Saturday, September 29, 2012

Evolution (Not) Crucial in Antibiotics Breakthrough: How Science is Actually Done

Where is the best place to find low-cost, easy-to-produce, natural, robust and non toxic antibiotics? Easy, in our own bodies. Nature so often provides the solutions we are looking for and, as an aside, that is why the preservation of species from extinction is so important. In this case the solution is natural antibiotics which University of California at Berkeley researchers have confirmed to exist in the tails of certain proteins called cytokeratins. These proteins help our eyes, for example, ward off infections. The eye’s cornea is remarkably free of pathogens and the research reveals something about how these wonderful proteins work. Once again, however, the research was not motivated by evolutionary theory.

Proteins consist of a long chain of amino acids, attached one after the other. This chain, or backbone, is usually tightly coiled into a helix shape or stretched out into a strand shape. Occasionally the backbone folds back on itself and so adopts a turn shape. Proteins that are inserted into the cell membrane are usually helices for the helix shape can have a more oily surface to match the oily interior of the membrane.

The Berkeley researchers found that the cytokeratin tails apparently insert into the membrane of pathogen cells. The cytokeratin tails they investigated were 13 to 26 amino acids long and are rich in the simplest amino acid, glycine. Here, from the paper, are the sequences and their properties:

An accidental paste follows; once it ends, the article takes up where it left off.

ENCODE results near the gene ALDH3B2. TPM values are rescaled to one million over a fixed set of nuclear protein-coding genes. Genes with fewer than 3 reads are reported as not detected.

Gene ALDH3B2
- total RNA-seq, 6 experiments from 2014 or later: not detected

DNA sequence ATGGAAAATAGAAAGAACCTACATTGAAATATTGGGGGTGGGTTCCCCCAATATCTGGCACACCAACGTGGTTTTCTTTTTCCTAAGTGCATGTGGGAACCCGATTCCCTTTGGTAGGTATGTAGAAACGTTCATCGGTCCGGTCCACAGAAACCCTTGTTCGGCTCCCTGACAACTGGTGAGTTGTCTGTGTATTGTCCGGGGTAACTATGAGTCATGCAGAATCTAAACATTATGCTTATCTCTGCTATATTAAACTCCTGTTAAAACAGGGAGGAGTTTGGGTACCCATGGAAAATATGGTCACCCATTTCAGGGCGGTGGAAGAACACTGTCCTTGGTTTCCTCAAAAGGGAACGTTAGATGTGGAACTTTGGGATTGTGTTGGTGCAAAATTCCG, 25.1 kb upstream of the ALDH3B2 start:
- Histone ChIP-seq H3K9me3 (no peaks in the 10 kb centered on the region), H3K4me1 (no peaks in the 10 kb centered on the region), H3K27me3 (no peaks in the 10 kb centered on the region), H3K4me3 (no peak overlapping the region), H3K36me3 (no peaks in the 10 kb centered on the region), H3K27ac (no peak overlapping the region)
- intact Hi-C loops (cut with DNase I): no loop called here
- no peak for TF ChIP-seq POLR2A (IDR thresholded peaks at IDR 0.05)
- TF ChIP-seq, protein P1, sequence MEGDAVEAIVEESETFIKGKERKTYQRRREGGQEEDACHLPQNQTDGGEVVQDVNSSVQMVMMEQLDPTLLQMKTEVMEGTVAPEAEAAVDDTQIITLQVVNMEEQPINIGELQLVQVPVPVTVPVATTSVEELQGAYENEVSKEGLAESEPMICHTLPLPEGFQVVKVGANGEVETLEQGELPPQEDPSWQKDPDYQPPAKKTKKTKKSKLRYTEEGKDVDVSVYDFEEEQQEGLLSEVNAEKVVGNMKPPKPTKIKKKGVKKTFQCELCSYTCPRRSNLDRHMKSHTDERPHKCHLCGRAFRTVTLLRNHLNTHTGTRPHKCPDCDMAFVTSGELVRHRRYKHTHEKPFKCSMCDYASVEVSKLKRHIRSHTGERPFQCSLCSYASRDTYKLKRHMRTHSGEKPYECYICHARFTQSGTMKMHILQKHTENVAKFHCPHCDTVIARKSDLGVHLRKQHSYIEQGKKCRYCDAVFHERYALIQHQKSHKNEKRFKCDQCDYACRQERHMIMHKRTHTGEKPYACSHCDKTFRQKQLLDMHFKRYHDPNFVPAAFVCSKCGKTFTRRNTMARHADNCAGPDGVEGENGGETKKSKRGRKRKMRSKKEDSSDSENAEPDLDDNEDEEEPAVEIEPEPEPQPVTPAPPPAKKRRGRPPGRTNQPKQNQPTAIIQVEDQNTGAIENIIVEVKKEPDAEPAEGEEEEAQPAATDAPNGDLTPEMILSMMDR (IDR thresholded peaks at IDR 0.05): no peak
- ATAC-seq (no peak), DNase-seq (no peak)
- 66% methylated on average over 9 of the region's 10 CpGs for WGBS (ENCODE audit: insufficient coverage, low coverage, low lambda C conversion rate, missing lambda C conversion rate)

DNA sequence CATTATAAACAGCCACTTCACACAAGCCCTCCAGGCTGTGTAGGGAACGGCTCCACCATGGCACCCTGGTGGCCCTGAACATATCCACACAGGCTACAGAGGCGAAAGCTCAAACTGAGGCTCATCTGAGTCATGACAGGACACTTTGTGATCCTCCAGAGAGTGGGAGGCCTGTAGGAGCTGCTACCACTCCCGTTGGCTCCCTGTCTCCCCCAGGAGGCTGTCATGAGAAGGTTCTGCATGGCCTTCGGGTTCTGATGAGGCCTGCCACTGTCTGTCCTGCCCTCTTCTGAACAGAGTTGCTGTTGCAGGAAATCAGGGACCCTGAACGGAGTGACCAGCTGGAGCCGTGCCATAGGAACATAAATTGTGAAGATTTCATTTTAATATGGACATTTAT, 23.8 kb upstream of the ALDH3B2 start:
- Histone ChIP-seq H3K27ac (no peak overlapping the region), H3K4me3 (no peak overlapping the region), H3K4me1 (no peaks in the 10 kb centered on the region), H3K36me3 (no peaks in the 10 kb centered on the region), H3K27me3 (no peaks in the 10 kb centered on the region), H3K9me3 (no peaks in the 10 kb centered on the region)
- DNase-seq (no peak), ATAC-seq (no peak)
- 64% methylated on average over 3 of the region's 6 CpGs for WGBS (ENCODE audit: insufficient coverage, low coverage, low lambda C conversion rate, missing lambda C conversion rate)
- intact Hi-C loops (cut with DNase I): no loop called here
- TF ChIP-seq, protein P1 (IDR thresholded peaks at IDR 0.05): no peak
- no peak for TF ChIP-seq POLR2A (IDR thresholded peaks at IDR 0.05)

Glycine’s side chain is nothing but a mere hydrogen atom and as such it is the most flexible amino acid. So not surprisingly the cytokeratin tails do not adopt a fixed helix or strand shape, but rather a looser, less common, coil shape. It appears that the insertion of the tail into the pathogen’s membrane not only serves to immobilize the foreign cell, it also creates a pore in the membrane. Such pores are harmful to cells because they serve to neutralize the all-important chemical and electrical properties of the cell.

This new research is important for what it tells us about antibiotics and for what it tells us about science. Rationalists maintain that scientists must operate from a theory of origins in order to do science and that, in particular, that theory must be evolution. But science itself demonstrates that there is no such requirement.

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